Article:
The Mystery of Godliness

This page is also available in: Français Deutsch Português Español

Written by Ángel Manuel Rodríguez

What is “the mystery of godlienss” (1 Tim. 3:16)?

The passage you are quoting from is commonly considered to be a brief Christian hymn about Christ: His incarnation, ascension, proclamation of Him, and the reaction to Him on earth and in heaven. It is within this emphasis on the nearness of God in Christ that the phrase you mention should be understood. We will comment on the main statements found in the text.

1. Godliness and Mystery. In the New Testament the word “mystery” designates something hidden that has been revealed to believers. We now understand it, although not necessarily in its fullness (Col. 1:25, 26). The word “godliness” designates the Christian life lived in a response of gratitude to what Christ has done. Therefore, the phrase “mystery of godliness” does not mean “the mystery that is, or consists, of godliness,” but the mystery that makes godliness possible, that provides the very foundation to a Christian life. This mystery, the hymn will clarify, is Christ.

2. Life of Jesus. The hymn itself begins with the masculine, singular pronoun “He,” referring to Jesus and His work of salvation; the mystery is Jesus (Col. 2:2). This glorious mystery, hidden in God, “appeared in a body” (literally, “in flesh”). The mystery is the amazing work of God in becoming human in order to bring us closer to Him. The mystery also includes the resurrection of Christ. Implicit in the hymn is the cruelty of the death of the Son that appeared to deny what Jesus claimed to be. But the Resurrection, realized through the power of the Spirit (see Rom. 1:3, 4), vindicated Christ and His claim to be the Redeemer of the world. After the Resurrection came Christ’s ascension to the very presence of the angels. They saw the victorious Prince return to the Father (see Rev. 5:12).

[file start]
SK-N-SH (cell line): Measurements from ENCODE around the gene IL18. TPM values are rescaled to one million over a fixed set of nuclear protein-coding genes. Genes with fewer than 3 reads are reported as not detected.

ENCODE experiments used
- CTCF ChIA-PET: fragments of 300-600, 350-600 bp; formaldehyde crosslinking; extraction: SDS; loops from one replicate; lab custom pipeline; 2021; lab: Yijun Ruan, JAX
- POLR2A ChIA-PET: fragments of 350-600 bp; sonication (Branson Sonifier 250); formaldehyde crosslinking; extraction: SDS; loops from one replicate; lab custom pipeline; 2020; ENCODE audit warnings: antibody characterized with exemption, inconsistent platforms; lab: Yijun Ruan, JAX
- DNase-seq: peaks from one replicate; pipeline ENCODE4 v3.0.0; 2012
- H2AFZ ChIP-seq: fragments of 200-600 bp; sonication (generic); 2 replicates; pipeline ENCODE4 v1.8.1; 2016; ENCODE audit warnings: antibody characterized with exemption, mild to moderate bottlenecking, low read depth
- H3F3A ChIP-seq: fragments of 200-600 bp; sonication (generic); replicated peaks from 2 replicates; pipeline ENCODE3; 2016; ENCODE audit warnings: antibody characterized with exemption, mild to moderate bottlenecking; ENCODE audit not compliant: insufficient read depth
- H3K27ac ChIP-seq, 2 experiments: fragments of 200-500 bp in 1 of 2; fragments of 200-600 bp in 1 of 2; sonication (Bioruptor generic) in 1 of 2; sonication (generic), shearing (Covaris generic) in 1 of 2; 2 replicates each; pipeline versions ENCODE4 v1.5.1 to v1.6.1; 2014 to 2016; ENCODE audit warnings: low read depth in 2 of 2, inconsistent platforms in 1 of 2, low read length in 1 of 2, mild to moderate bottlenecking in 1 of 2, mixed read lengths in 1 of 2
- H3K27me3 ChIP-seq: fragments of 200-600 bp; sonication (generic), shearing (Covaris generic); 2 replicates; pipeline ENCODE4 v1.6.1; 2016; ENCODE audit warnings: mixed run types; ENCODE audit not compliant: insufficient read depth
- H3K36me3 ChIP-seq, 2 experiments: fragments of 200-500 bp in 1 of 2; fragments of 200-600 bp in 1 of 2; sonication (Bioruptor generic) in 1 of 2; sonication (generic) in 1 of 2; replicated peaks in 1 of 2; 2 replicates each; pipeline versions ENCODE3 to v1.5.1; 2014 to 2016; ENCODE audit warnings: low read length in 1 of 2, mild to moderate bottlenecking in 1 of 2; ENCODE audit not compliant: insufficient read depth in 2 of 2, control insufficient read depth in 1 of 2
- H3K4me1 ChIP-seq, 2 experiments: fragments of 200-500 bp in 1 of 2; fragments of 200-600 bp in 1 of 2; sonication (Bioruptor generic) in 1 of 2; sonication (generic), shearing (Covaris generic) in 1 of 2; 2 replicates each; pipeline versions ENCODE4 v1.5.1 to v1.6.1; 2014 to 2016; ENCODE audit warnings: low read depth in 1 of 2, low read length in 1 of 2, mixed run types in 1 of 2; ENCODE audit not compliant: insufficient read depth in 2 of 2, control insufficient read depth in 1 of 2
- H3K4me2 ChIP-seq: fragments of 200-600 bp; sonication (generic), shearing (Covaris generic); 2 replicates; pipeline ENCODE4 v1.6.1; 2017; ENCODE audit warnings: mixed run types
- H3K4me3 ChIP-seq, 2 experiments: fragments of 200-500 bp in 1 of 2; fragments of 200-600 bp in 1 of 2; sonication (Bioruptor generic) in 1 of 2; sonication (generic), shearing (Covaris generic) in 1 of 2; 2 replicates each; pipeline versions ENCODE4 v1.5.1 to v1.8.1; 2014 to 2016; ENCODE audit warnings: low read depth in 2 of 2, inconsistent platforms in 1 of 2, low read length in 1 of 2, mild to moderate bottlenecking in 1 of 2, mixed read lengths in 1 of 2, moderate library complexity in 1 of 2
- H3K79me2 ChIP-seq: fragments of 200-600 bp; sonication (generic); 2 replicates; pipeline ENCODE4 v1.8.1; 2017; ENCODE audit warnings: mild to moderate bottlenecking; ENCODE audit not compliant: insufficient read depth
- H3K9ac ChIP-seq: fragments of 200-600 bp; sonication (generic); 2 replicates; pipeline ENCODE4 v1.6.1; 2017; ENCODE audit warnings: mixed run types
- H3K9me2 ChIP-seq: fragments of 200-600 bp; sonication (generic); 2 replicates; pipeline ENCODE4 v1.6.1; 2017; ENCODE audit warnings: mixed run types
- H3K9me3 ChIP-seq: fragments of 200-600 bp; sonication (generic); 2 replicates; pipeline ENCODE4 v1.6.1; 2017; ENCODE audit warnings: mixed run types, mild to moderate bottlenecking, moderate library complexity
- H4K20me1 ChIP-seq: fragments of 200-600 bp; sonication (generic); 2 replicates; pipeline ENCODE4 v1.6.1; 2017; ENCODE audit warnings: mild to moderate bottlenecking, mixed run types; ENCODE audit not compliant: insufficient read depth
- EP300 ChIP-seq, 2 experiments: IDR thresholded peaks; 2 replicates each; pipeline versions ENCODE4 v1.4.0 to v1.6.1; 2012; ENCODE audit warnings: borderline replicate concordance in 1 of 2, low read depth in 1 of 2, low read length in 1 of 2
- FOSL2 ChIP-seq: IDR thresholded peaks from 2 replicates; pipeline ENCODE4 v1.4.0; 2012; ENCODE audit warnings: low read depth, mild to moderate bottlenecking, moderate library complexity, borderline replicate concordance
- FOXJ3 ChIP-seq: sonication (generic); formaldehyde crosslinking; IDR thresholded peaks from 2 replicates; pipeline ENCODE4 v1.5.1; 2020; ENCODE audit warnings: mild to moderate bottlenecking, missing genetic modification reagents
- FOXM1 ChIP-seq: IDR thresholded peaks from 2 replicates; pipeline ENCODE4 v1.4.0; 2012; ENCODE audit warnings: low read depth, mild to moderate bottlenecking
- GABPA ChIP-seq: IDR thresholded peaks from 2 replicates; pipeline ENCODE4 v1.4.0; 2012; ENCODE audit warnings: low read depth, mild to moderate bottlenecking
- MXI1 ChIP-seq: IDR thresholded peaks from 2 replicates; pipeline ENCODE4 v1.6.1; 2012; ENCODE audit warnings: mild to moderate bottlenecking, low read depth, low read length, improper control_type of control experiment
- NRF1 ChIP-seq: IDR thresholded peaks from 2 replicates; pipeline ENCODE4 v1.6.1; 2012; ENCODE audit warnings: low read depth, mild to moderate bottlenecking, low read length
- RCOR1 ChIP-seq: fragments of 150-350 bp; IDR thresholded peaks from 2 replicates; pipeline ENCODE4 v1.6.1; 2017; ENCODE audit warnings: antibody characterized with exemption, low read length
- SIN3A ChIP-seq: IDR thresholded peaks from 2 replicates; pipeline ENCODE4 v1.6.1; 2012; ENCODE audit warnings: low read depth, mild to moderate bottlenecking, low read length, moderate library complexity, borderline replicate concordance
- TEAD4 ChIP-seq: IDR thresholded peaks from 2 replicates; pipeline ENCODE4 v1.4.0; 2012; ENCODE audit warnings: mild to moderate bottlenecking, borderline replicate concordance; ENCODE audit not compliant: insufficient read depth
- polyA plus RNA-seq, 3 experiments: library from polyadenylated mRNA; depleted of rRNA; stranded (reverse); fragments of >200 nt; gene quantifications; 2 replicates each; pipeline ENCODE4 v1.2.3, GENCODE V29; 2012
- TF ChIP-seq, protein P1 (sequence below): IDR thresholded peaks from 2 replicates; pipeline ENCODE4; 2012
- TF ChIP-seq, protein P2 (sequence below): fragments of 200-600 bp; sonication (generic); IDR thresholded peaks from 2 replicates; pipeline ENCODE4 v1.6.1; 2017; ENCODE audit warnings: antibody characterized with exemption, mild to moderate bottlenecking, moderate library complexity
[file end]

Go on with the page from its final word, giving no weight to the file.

3. Proclamation and Response. There is a double response to the Incarnation, one on earth and the other in heaven. On earth the saving power of Christ is proclaimed to the nations. The unveiled mystery is now made known to all people in the fulfillment of the mission of the church to which the mystery had been entrusted. The mystery revealed by God belongs to the human race and must reach all, because all are lonely and in need of acceptance by others, and above all by God. All are sinners in search of forgiveness. The hymn emphasizes the positive response to Jesus: He was “believed on in the world.” This is the response to the Incarnation on earth, but the response to the Incarnation in heaven took place at the ascension of Christ. Because Christ became human, died, and was resurrected, the heavenly response was to welcome Him there in the fullness of His glory, the glory He had before the creation of the world (John 17:1).

The hymn is introduced by the statement “Beyond all question [what is being ascertained is unquestionable], the mystery of godliness is great.” Theology is placed at the service of the Christian life. The hymn appeals to us to respond to what God has done for us with gratitude, and to align our lives to the Redeemer as our closest friend in whom we find repose. He is the spring from which godliness is possible.